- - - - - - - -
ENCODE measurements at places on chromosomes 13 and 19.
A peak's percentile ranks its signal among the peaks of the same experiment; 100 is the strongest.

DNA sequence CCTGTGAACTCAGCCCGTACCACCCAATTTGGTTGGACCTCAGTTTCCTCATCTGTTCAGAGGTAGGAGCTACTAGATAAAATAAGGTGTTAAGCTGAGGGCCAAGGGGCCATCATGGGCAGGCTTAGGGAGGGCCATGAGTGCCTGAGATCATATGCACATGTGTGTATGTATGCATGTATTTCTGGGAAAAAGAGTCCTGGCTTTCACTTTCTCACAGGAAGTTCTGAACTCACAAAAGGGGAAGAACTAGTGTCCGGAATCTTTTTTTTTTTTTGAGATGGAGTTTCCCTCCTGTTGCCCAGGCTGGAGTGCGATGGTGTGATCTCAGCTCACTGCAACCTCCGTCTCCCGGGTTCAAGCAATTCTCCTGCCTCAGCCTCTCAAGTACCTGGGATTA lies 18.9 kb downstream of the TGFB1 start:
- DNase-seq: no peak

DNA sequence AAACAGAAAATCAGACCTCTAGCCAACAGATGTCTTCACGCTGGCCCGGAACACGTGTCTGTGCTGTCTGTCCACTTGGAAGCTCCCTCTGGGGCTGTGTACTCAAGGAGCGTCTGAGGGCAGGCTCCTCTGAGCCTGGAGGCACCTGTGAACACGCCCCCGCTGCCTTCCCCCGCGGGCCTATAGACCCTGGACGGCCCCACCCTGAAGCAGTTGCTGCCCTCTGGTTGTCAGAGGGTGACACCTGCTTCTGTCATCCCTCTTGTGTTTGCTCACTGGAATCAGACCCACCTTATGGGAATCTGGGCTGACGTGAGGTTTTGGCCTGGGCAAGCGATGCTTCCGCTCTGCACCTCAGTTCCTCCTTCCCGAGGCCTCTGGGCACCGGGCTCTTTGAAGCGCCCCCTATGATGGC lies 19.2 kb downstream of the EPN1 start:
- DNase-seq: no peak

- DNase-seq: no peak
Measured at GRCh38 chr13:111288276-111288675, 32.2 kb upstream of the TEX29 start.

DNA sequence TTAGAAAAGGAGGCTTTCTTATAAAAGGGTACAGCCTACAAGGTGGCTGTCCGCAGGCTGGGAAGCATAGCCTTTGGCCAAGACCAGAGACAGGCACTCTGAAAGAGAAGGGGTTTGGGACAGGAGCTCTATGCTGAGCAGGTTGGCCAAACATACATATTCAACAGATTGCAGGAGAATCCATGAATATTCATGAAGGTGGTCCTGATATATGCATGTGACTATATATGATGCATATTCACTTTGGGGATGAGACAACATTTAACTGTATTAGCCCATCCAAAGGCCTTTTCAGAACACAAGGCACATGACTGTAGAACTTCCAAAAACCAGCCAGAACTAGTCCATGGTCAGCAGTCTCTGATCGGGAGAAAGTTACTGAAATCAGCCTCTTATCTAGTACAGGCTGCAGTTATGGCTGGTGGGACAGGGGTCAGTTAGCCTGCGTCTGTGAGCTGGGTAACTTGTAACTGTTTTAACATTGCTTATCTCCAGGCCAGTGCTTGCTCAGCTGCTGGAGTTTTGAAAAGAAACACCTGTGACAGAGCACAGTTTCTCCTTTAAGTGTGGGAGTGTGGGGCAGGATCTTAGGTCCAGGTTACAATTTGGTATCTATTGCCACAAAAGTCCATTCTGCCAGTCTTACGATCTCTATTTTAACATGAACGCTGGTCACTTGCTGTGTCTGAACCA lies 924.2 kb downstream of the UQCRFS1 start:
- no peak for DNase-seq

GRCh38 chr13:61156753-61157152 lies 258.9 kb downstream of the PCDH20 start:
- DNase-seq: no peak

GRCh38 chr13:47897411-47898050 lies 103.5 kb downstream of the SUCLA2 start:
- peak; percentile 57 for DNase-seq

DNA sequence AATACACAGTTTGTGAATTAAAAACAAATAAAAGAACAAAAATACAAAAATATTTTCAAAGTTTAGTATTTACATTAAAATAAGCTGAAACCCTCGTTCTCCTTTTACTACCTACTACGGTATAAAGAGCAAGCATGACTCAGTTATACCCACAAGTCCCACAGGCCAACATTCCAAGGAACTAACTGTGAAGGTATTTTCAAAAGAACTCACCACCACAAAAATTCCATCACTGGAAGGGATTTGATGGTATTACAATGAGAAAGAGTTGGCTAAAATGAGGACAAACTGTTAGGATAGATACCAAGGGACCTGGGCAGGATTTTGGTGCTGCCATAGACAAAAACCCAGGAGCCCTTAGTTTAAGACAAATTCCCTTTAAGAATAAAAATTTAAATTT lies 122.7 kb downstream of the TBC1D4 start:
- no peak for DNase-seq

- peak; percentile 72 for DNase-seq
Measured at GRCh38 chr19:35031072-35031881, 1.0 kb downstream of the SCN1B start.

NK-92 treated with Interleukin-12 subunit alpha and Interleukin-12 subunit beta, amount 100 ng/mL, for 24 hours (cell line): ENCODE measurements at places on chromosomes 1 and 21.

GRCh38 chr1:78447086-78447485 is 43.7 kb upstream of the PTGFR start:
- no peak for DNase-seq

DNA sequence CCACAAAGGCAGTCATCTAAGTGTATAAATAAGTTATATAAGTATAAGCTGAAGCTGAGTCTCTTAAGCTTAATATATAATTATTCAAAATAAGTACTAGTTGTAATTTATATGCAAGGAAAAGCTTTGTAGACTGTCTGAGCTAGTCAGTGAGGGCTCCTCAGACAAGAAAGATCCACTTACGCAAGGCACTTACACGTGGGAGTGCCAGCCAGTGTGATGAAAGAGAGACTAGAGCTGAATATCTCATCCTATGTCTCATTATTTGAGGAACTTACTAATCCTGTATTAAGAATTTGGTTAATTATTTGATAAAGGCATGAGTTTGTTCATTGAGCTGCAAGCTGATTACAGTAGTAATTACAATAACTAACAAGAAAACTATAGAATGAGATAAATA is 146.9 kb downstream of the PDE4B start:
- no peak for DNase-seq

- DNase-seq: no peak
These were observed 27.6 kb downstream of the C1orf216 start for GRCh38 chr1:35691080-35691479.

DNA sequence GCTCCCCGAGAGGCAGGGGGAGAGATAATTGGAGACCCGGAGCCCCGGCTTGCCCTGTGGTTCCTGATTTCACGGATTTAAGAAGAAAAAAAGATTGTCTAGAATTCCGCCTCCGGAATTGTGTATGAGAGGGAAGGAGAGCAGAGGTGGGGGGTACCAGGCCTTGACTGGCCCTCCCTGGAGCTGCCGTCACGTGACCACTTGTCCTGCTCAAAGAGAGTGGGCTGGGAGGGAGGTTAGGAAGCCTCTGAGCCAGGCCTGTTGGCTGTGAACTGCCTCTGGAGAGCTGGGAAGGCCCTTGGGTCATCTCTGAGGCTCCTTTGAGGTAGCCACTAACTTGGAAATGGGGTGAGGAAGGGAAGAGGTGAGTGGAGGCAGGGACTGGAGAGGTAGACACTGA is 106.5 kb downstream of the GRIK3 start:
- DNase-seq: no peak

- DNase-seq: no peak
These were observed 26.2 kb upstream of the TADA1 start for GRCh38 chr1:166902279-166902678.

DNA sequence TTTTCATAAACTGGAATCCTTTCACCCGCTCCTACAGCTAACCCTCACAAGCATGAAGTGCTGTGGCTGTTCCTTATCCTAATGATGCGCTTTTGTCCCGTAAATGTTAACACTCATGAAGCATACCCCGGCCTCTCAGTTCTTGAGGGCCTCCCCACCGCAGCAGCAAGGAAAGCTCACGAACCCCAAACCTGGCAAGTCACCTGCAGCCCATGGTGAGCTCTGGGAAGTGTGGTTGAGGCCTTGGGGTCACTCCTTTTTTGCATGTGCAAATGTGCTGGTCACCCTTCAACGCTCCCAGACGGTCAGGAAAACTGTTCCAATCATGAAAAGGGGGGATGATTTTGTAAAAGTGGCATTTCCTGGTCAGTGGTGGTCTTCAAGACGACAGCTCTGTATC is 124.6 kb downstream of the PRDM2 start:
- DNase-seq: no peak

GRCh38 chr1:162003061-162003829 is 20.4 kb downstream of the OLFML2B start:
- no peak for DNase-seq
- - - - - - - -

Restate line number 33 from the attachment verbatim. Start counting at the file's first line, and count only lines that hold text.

- no peak for DNase-seq